RVA High School Online Elective Courses

Foundations of Leadership: 1.0 Elective Credit, No Prerequisites, Recommended Grades 9 – 10

This year-long course is designed to have students explore the foundations of leadership and success while learning to develop the skills needed to transform their lives and the communities they live in.  Content areas include decision-making, goal setting, effective communication, organization, time management skills, attitude, preparation, perseverance, respect, honesty, integrity, courage, appreciation, composure, empathy, gratitude, tolerance, sacrifice, loyalty, responsibility, compassion, leadership, character, and more!  This course has limited earned flexibility and daily attendance is required.

Spanish I: 1.0 Elective Credit, No Prerequisites, Recommended Grades 9 – 12

This year-long course is designed to introduce students to the Spanish language as well as culture.  Throughout the course, students will develop their listening, speaking, reading, and writing skills. *NCAA Approved

Spanish II: 1.0 Elective Credit, Prerequisite Spanish I, Recommended Grades 9 – 12

This year-long course is designed to further students’ Spanish language skills as well as culture.  Throughout the course, students will develop their listening, speaking, reading, and writing skills. *NCAA Approved

Spanish III: 1.0 Elective Credit, Prerequisite Spanish II, Recommended Grades 9 – 12

This year-long course is designed to further students’ Spanish language skills as well as culture.  Throughout the course, students will develop their listening, speaking, reading, and writing skills.

History of Rock & Roll I: 0.5 Elective Credit, No Prerequisites, Recommended Grades 9 – 12

This semester-long course is a guided tour through the background and history of popular music from the early-mid 20th Century through the mid 1970’s.  It will mainly focus on the rock and roll genre of music, but will also touch on other genres as they impact rock and roll.  Some major topics will include: Birth of Rock and Roll, Demise of Rock and Rise of Soul, British Invasion, Motown, Psychedelic, and the Rock Spectrum of the 1970’s.  This course is a fun survey of popular music through the generations.  The goal is for students to get an appreciation of past music and cultures, to discover music they haven’t been introduced to yet, and to open their minds to discover music in the world.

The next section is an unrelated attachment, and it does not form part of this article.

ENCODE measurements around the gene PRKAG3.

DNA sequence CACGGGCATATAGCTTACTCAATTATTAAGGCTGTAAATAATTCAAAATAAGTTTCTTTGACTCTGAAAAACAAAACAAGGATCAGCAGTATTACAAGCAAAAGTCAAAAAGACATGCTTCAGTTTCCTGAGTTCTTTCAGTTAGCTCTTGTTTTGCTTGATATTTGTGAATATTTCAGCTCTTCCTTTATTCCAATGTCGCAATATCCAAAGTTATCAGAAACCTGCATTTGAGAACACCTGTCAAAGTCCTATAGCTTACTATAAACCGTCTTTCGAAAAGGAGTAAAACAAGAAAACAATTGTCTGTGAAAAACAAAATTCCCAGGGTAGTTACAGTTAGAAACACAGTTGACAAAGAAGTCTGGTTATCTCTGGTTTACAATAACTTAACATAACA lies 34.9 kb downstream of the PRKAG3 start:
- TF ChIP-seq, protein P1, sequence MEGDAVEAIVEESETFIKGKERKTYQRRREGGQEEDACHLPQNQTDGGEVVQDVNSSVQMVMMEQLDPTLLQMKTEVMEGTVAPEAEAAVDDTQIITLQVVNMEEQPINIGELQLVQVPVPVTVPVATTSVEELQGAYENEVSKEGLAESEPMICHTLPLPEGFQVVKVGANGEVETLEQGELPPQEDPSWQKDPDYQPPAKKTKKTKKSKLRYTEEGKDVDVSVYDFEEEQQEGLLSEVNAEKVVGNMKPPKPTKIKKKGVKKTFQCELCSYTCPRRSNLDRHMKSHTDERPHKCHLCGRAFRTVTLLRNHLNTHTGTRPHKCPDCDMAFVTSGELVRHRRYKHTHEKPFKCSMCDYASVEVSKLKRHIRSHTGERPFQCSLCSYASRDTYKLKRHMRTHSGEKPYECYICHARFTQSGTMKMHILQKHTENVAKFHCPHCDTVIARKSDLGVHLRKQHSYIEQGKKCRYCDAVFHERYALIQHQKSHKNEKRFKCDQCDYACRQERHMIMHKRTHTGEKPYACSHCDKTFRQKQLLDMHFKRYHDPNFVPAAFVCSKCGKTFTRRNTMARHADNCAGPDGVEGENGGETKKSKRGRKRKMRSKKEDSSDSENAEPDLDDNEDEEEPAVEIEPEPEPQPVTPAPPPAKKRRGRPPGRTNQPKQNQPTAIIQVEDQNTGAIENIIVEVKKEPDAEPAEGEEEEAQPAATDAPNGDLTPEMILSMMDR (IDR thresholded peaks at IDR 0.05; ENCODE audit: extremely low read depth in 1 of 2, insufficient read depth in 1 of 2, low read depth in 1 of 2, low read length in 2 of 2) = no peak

History of Rock & Roll II: 0.5 Elective Credit, No Prerequisites, Recommended Grades 9 – 12

This semester-long course is a guided tour through the background and history of popular music starting with the mid 1970’s through the present day. The course will mainly focus on the rock and roll genre of music, but may also touch on other genres as they impact rock and roll.  Some major topics will include New Wave Punk, MTV generation, Rise of Heavy Metal & Rap, The Great Divide of the 1990’s and New Directions.  This course is a fun survey of popular music through the generations.  The goal is for students to get an appreciation of past music and cultures, to discover music they haven’t been introduced to yet, and to open their minds to discover more music in the world. 

Digital Photography I: 0.5 Elective Credit, No Prerequisites, Recommended Grades 9 – 12

This semester-long course introduces students to digital photography.  Have you ever wondered how photographers take such great pictures? Have you tried to take photographs and wondered why they didn't seem to capture that moment that you saw with your eyes? The Digital Photography I course focuses on the basics of photography, including building an understanding of aperture, shutter speed, lighting, and composition. Students will be introduced to the history of photography and basic camera functions. Students will use the basic techniques of composition and camera functions to build a portfolio of images, capturing people, landscapes, close-ups, and action photographs.

Digital Photography II: 0.5 Elective Credit, No Prerequisites, Recommended Grades 9 – 12

This semester-long course continues to explore digital photography.  In today's world, photographs are all around us, including in advertisements, on websites, and hung on our walls as art. Many of the images that we see have been created by professional photographers. In this course, students will examine various aspects of professional photography, including the ethics of the profession, and examine some of the areas that professional photographers may choose to specialize in, such as wedding photography and product photography. They will also learn more about some of the most respected professional photographers in history and we will learn how to critique photographs in order to better understand what creates an eye catching photograph.

Drawing I: 0.5 Elective Credit, No Prerequisites, Recommended Grades 9 – 12

This semester-long course introduces students to the basics of drawing using the elements and principles of art.

Drawing II: 0.5 Elective Credit, No Prerequisites, Recommended Grades 9 – 12

This semester-long course builds upon a student’s Drawing I skills by creating proportional and convincing imagery using advanced compositional skills.

Painting I: 0.5 Elective Credit, No Prerequisites, Recommended Grades 9 – 12

This semester-long course introduces students to the techniques of painting in various mediums and in various styles.

Painting II: 0.5 Elective Credit, No Prerequisites, Recommended Grades 9 – 12

This semester-long course builds upon a student’s painting techniques learned in Painting I.  Students learn how to create a polished painting at “finish” quality.

Design for Beginners: Create Your Own Business: 0.5 Elective Credit, No Prerequisites, Recommended Grades 10 – 12